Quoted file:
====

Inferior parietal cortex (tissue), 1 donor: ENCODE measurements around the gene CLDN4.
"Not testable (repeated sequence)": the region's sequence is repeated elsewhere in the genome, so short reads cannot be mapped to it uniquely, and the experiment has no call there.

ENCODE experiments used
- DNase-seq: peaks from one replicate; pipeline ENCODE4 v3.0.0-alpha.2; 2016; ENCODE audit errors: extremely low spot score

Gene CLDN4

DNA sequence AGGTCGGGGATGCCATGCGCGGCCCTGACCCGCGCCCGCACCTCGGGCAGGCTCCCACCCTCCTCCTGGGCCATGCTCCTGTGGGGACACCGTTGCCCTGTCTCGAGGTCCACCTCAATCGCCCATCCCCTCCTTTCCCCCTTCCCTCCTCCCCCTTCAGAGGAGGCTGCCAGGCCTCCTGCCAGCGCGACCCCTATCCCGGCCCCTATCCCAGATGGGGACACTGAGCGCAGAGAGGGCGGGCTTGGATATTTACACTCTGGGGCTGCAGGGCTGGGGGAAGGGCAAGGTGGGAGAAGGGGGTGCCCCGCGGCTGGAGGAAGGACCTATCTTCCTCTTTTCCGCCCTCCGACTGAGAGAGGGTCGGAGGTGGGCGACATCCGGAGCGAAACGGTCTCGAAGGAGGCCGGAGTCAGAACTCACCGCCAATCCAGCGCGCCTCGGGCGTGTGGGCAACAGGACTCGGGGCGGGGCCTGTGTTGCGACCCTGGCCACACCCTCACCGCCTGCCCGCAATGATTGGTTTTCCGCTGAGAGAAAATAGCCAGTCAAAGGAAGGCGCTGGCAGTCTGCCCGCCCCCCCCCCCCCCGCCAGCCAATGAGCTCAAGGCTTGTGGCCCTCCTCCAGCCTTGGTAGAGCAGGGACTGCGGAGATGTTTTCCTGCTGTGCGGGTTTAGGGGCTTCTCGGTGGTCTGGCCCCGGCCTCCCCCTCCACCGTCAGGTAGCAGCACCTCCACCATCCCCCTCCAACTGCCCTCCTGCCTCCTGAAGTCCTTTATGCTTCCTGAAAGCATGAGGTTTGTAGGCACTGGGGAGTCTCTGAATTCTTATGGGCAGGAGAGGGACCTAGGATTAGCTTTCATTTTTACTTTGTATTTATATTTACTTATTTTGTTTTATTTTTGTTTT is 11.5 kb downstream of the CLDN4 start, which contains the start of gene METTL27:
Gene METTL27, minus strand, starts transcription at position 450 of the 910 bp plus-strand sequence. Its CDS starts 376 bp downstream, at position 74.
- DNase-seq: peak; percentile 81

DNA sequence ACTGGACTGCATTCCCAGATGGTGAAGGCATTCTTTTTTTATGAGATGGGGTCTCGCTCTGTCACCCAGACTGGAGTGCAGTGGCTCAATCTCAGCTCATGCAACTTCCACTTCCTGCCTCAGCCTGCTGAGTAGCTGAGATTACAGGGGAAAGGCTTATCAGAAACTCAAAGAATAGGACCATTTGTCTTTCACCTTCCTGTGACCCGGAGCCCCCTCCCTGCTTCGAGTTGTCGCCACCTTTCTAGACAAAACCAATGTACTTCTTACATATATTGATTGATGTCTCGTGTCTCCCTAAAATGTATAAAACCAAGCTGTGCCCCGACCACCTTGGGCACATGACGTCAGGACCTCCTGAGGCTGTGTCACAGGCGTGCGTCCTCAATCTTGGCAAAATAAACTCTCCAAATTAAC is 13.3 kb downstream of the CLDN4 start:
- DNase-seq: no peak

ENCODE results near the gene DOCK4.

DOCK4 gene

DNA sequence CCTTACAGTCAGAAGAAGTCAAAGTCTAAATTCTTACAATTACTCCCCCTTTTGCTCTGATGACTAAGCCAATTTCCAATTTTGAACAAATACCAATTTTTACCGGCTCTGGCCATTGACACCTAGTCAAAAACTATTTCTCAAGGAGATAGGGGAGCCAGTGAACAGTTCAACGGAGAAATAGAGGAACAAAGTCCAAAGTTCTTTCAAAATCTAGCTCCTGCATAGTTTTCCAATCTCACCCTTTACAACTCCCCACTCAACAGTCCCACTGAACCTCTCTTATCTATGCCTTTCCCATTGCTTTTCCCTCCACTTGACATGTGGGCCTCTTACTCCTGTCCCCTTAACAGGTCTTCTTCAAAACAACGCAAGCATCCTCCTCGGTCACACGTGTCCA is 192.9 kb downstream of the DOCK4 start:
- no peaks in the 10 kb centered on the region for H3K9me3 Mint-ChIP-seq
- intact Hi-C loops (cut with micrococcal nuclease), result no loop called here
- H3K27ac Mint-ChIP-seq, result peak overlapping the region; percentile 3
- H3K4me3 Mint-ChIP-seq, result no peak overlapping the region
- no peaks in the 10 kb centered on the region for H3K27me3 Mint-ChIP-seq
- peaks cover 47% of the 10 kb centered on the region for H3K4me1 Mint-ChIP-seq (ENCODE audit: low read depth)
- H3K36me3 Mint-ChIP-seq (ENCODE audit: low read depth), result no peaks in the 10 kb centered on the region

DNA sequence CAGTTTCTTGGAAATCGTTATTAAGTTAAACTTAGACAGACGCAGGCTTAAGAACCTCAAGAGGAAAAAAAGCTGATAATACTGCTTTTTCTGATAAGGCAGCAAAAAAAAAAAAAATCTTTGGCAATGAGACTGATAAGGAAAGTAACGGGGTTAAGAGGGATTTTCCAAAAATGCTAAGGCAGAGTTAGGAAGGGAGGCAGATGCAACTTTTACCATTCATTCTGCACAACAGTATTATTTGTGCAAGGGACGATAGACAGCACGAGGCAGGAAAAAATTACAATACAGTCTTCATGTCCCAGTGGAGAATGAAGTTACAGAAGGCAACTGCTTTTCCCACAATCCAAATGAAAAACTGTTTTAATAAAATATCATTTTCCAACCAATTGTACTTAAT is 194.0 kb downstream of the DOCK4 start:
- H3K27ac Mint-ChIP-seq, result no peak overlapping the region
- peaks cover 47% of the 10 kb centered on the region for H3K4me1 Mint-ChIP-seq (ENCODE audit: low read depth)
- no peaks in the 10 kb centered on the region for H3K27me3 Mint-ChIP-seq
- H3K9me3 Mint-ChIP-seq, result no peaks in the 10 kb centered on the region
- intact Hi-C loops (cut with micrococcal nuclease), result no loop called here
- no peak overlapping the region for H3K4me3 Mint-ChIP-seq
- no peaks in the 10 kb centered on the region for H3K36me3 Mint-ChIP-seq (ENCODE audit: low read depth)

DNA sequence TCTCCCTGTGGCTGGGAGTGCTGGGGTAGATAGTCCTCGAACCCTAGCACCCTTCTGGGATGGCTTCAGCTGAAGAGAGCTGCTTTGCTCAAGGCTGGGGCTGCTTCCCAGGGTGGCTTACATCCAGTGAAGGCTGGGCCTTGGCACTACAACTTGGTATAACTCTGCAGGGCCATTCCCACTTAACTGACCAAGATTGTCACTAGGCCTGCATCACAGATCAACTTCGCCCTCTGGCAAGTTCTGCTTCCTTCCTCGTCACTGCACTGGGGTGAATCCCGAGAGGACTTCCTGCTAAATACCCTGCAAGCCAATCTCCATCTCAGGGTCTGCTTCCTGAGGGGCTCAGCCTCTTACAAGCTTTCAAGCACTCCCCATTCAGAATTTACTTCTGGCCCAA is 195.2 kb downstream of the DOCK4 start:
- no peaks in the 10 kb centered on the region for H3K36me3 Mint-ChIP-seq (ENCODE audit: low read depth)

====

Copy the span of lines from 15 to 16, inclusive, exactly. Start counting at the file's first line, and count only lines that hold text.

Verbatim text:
- intact Hi-C loops (cut with micrococcal nuclease), result no loop called here
- H3K27ac Mint-ChIP-seq, result peak overlapping the region; percentile 3